Climategatekeeping: Wikipedia

Posted by: Norwegian | Jul 12 2022 20:36 utc | 95

Posted by: Monos | Jul 12 2022 19:11 utc | 77

Riiight, because we all saw how prosperous the 99% was in the USA from about 1929-1939 when there was virtually zero meaningful government regulation of banking and business. Things improved greatly during the period of enhanced gov't regulations and the nascent welfare state which was effectively destroyed by Reagan and Clinton in the 80s and 90s. Lifting gov't regulations and decentralization have wrought havoc on the West, especially the USA, ever since. "Big government" can be a good thing; just not when said government is completely controlled by mostly unregulated oligarchs, banks and corporations.

On Capitalism vs. capitalism, I tend to agree with Jerry Mander's introduction to his book "The Capitalism Papers."

QUESTION FROM THE AUDIENCE: Jerry, do you mean my grandfather’s furniture store is killing the world? Is he one of those capitalists? It’s a nice shop. He’s been there forty years, giving work to eight employees, and he pays a nice wage. With benefits. It doesn’t seem bad to me.

JERRY: No, stores like that are really not the problem. We need to make distinctions when we talk about capitalism. The word covers too many different things. One distinction is this: Size matters! Small-scale local or family businesses, or community enterprises that make some money, pay salaries, send kids to college, and save a little, are not the problem, and never have been.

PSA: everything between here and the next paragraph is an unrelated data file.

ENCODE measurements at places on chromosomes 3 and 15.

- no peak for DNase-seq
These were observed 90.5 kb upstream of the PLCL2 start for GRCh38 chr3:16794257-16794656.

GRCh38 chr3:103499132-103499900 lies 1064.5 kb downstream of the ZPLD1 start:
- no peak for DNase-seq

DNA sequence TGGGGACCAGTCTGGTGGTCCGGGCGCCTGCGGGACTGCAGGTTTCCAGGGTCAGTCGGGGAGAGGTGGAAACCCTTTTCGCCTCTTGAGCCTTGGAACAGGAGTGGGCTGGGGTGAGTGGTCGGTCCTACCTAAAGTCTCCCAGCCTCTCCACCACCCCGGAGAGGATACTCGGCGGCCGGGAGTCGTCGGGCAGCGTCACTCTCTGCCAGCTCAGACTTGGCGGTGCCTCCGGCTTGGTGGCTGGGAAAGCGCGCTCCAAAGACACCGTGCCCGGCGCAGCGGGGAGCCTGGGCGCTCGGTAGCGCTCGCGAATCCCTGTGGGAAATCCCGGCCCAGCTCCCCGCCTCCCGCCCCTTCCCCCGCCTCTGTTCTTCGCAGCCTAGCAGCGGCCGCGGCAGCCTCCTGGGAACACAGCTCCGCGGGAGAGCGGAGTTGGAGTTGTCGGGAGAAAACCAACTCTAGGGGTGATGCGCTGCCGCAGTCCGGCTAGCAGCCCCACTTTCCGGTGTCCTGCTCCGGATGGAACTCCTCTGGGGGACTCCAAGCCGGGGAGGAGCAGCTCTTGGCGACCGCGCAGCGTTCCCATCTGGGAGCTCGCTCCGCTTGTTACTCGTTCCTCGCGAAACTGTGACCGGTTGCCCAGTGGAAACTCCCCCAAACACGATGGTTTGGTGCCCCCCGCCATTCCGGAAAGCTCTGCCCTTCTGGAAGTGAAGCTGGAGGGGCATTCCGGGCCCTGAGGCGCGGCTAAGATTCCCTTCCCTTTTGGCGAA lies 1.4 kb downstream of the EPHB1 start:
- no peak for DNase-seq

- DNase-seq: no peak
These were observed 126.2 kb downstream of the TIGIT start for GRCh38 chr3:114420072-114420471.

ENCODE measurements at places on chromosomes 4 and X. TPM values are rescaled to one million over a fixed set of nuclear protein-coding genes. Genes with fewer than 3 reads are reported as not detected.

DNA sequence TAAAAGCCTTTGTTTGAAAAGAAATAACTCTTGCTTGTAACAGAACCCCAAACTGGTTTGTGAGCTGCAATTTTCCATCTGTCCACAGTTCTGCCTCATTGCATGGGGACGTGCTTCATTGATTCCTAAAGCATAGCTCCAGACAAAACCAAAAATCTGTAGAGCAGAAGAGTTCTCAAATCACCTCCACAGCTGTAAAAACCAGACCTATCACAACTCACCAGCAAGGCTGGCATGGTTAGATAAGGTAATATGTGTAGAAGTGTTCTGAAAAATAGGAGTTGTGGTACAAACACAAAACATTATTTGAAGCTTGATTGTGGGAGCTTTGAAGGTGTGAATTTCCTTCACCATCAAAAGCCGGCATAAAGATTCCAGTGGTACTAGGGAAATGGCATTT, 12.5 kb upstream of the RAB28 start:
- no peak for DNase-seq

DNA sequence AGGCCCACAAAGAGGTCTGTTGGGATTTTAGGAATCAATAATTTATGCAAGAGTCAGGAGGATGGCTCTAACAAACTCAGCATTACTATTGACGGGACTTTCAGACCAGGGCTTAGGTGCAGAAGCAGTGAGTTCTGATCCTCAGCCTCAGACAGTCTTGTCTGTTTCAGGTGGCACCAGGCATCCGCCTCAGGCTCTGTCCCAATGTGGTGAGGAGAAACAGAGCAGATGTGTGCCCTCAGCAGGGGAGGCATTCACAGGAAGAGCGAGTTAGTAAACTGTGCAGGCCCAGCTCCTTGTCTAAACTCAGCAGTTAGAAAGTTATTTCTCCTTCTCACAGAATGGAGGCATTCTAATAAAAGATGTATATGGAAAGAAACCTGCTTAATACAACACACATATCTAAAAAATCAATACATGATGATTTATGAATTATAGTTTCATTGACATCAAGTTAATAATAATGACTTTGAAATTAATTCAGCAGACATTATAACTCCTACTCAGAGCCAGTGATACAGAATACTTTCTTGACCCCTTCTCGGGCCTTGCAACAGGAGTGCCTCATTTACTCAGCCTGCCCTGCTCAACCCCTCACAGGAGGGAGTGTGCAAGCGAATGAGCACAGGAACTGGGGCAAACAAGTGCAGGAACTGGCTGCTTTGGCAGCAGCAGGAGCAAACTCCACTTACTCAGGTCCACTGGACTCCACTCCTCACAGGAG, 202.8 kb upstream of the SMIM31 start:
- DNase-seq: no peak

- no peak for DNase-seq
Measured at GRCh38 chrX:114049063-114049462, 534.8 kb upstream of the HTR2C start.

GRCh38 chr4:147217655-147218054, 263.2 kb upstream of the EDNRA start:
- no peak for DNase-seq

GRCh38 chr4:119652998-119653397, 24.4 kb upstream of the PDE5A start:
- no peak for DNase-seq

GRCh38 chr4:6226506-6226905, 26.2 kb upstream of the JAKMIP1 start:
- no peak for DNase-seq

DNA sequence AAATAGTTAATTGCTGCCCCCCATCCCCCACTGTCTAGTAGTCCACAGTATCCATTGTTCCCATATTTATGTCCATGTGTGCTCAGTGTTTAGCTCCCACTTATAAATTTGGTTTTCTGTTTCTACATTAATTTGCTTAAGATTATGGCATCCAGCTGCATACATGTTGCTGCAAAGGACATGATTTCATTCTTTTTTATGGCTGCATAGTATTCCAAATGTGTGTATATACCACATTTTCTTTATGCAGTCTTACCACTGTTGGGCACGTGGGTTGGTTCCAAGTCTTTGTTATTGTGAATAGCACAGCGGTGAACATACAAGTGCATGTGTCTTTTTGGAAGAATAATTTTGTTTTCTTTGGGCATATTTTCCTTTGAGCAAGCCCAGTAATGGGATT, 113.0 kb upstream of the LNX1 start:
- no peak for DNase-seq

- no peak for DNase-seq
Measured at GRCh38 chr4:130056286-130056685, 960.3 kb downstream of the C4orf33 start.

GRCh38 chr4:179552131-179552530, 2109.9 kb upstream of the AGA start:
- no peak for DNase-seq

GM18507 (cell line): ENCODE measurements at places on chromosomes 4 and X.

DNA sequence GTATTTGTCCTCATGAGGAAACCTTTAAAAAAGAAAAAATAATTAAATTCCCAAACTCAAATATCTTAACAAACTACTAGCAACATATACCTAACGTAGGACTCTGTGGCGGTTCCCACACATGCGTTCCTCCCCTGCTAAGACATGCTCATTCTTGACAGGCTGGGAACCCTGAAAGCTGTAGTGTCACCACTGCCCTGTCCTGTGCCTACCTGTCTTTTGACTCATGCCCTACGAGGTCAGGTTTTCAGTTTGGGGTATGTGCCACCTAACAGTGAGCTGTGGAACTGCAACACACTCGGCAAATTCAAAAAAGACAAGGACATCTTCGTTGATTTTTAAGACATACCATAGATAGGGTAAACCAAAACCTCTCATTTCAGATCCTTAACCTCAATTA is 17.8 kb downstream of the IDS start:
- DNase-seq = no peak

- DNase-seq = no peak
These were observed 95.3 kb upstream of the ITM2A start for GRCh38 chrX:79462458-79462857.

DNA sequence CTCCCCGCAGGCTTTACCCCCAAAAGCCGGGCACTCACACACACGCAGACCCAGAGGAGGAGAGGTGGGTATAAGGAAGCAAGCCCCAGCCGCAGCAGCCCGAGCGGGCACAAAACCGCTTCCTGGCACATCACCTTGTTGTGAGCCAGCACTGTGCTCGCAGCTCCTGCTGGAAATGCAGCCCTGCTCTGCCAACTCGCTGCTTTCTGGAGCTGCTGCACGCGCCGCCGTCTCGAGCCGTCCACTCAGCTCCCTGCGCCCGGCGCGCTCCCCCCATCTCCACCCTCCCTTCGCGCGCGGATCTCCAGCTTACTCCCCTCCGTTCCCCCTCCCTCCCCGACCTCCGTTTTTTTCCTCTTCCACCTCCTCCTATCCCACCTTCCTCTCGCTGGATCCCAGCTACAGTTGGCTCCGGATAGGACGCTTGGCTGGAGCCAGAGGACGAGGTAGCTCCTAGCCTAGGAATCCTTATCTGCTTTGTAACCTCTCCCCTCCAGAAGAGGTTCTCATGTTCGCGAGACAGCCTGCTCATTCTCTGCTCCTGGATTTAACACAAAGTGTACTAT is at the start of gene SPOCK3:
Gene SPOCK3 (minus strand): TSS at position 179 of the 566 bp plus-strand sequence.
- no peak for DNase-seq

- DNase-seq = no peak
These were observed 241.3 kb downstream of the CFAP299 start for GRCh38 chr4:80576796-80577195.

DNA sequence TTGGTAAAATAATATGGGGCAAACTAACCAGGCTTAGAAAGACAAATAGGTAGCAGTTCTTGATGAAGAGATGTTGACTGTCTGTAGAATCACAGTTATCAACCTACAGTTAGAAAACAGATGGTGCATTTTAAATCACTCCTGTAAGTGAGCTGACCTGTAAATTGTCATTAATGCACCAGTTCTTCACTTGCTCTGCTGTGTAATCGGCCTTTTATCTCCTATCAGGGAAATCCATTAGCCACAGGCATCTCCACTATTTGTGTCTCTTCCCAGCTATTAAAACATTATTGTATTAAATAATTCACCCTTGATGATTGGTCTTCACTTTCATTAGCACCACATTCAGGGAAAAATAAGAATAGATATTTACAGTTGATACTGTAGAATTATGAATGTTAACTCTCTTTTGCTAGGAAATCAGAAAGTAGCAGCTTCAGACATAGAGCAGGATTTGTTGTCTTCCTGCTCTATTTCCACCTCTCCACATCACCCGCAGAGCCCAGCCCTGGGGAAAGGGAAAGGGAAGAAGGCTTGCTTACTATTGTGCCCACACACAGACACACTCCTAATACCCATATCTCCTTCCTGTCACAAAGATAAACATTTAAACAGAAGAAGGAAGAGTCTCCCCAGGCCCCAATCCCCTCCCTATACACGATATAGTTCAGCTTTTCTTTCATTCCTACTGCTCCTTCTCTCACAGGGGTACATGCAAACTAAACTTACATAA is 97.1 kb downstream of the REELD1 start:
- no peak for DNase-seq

But let’s say your granddad had somehow made gigantic profits from his store forty years ago, so he decided to partner with another store owner and invest in big real estate, converting small farms and open lands into shopping malls. And let’s say they started franchising shopping centers around the world, and were borrowing from big banks to do it, and then started buying banks, and buying other companies doing unrelated stuff, like shipping or mining or biotech farming, and then started getting their financing from Goldman Sachs. Then they “went public” and were listed on the New York Stock Exchange as SHOP AMERICA! and they became friends with congressmen, spent 10 percent of their business income lobbying in Washington to overturn zoning, dumping, and other environmental laws that were getting in their way. And they had their eye on export trade subsidies, and maybe some military contracts, and were desperate to keep their stock prices high and to keep their taxes down.

Well, then, you’d have to say your grandfather would be operating in a different world, with different values and drives, than he does now. At the beginning, it was all about furniture for local families and businesses, not the primary needs of nonstop capital expansion, growth, stock values, and distributions. That’s the “capitalism” I worry about. That’s what’s consuming the world. Now it’s all about growth, not furniture, not sufficiency, not community welfare. It’s wealth, constantly seeking more wealth, to better seek still more wealth. That local store and those global businesses really shouldn’t share the same name. They are different creatures.